Copyright ©2014 NPR. For personal, noncommercial use only. See Terms of Use. For other uses, prior permission required.

AUDIE CORNISH, HOST:

From NPR News, this is ALL THINGS CONSIDERED. I'm Audie Cornish. Many East Coasters woke up this morning to a blanket of snow. And if you're among those digging out, keep in mind that it could be worse. You could be onboard the Akademik Shokalski. That's the research ship that's been ice bound in the Antarctic since Christmas Eve and it could get worse than that.

In light of all the ice and snow in the news, we bring you this week's must read. It comes at the recommendation of poet Jynne Dilling Martin. She recently served as a writer-in-residence in Antarctica.

JYNNE DILLING MARTIN, BYLINE: Picture this. You're a mild-mannered British chap. You're dressed in reindeer skins that are frozen solid. You're 10,000 miles from home, trying to reach the South Pole before anyone else does and your food is mostly stale biscuits. Actually, there's no way you can imagine how miserable this really was until you've read "The Worst Journey in the World" by Apsley Cherry-Garrard's.

"Cherry" was part of an expedition that left England in 1910 and was one of the lucky few who survived. With every page, you think their situation can't possibly get any worse and then it does. The sudden cold you feel on your face, hundred mile per hour winds just carried off your only tent. Blinded by the endless blizzards? Right, compasses don't work this close to the magnetic pole; good luck finding your way.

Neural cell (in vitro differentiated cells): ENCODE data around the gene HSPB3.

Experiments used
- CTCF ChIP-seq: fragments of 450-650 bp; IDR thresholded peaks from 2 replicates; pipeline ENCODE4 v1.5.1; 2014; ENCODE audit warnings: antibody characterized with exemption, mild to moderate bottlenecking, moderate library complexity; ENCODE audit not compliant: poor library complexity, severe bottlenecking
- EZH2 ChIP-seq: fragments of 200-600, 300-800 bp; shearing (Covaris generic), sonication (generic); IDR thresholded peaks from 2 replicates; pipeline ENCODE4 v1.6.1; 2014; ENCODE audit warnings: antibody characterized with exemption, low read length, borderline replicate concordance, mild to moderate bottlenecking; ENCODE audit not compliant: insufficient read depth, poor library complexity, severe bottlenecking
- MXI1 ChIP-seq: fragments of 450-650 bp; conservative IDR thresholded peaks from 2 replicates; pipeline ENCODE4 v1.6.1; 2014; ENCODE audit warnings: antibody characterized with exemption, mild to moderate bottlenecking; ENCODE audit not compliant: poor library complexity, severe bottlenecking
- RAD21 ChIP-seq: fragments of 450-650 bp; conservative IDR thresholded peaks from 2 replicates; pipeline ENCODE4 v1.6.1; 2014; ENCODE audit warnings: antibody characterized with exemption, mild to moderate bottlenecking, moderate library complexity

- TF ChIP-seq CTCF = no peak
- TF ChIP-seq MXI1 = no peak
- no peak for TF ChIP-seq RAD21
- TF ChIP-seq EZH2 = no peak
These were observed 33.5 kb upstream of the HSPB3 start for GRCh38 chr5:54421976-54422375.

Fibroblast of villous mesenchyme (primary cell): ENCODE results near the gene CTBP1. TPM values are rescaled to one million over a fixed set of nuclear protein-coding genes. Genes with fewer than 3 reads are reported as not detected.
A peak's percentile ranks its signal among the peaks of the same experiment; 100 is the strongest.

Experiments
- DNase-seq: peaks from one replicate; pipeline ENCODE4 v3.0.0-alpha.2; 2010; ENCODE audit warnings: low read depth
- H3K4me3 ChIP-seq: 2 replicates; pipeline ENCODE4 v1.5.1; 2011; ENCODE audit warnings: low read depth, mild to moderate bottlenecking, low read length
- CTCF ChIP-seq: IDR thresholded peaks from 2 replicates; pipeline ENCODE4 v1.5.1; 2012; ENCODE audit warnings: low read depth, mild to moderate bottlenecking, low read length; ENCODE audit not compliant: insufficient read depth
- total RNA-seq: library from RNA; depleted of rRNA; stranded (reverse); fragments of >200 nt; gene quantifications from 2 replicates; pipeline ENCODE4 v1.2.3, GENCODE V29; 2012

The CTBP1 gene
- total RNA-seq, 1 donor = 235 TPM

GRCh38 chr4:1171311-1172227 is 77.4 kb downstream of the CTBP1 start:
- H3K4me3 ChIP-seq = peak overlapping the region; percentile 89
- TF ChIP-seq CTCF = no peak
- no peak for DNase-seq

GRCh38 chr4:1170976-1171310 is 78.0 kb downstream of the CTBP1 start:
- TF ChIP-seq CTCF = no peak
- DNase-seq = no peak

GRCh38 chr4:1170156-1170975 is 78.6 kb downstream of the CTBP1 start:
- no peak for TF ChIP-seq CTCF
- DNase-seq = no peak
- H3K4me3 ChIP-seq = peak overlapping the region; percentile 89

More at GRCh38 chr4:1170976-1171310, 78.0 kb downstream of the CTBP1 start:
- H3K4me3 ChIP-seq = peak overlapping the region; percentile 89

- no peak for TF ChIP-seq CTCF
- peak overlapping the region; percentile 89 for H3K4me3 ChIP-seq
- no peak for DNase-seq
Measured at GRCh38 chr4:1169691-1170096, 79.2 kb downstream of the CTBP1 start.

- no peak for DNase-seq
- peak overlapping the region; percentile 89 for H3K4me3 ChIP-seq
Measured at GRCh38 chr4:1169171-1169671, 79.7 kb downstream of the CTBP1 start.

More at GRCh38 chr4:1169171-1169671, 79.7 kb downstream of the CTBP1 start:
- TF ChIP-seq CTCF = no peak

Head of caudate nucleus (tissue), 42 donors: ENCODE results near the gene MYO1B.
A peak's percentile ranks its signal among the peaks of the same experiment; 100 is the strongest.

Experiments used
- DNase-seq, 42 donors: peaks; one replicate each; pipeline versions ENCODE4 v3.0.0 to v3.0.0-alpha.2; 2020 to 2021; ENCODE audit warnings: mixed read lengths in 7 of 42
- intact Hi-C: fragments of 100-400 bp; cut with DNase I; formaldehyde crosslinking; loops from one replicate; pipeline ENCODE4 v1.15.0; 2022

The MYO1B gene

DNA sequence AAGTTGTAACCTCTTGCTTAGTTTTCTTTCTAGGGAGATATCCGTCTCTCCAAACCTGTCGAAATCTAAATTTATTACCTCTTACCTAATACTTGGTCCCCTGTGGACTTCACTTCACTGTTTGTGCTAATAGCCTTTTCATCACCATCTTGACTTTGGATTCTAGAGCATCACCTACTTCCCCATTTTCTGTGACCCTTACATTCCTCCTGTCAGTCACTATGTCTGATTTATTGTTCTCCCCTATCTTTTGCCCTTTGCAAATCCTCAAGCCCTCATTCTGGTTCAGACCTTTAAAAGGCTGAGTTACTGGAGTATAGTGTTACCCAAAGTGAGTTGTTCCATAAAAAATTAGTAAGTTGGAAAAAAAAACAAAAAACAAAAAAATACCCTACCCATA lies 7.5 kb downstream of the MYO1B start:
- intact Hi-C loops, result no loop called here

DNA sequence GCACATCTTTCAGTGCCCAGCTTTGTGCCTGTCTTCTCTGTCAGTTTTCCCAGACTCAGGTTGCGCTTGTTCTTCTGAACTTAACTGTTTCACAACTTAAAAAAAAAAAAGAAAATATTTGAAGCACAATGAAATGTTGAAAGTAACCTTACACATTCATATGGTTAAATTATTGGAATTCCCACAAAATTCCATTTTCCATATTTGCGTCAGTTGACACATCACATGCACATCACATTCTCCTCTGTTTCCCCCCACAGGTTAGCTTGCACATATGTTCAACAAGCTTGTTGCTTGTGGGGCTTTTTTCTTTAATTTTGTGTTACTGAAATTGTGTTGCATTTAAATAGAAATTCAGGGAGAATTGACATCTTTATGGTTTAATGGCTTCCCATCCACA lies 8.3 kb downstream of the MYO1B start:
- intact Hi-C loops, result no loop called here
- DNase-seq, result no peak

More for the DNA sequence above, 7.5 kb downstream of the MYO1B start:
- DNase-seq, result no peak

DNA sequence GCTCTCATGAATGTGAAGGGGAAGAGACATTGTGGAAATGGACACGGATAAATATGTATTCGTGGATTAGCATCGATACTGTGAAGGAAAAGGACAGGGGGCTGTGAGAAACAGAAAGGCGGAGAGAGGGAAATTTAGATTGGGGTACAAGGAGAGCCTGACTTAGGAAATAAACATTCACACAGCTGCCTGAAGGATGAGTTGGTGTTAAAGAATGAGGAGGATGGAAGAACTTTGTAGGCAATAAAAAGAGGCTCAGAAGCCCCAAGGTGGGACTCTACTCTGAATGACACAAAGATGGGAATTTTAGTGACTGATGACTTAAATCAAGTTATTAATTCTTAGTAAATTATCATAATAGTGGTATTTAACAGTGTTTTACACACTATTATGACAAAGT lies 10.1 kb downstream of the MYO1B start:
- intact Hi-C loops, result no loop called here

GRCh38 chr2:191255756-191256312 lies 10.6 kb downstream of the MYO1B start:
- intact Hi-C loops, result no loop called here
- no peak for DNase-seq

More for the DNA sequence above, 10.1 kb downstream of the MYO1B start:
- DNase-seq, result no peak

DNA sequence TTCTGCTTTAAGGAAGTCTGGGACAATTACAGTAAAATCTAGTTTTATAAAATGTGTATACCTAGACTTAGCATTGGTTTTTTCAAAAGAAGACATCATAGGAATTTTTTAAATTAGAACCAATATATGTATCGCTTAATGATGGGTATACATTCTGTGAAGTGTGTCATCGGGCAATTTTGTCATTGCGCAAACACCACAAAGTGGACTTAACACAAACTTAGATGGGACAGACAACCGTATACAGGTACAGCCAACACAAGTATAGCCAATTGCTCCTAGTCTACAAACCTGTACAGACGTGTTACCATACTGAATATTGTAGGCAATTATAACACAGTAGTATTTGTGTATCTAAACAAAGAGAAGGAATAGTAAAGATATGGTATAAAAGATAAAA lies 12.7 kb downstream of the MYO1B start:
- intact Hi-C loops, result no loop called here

After months of this, the British team arrives only to find that the Norwegians beat them by a handful of weeks. The book is riveting, even if you already know from history that the primary team will die of cold and starvation on their way home. Cherry had been forced to turn back early, partly because his glasses were always fogging up. At base camp, he waits and waits for his friends to return.

What makes Cherry's story much more endearing than the typical adventure narrative is that instead of bravado, we get understated British humor. Early on he tells us, "The minus thirties and forties are not very cold, as we were to understand cold afterwards, but quite cold enough to start with." And even after the death of his closest friends, he says, "There is many a worse and more elaborate life."

CORNISH: The book is "The Worst Journey in the World." It was recommended by Jynne Dilling Martin.

Copyright © 2014 NPR. All rights reserved. No quotes from the materials contained herein may be used in any media without attribution to NPR. This transcript is provided for personal, noncommercial use only, pursuant to our Terms of Use. Any other use requires NPR's prior permission. Visit our permissions page for further information.

NPR transcripts are created on a rush deadline by a contractor for NPR, and accuracy and availability may vary. This text may not be in its final form and may be updated or revised in the future. Please be aware that the authoritative record of NPR's programming is the audio.

Comments

 

Please keep your community civil. All comments must follow the NPR.org Community rules and Terms of Use. NPR reserves the right to use the comments we receive, in whole or in part, and to use the commenter's name and location, in any medium. See also the Terms of Use, Privacy Policy and Community FAQ.

Support comes from: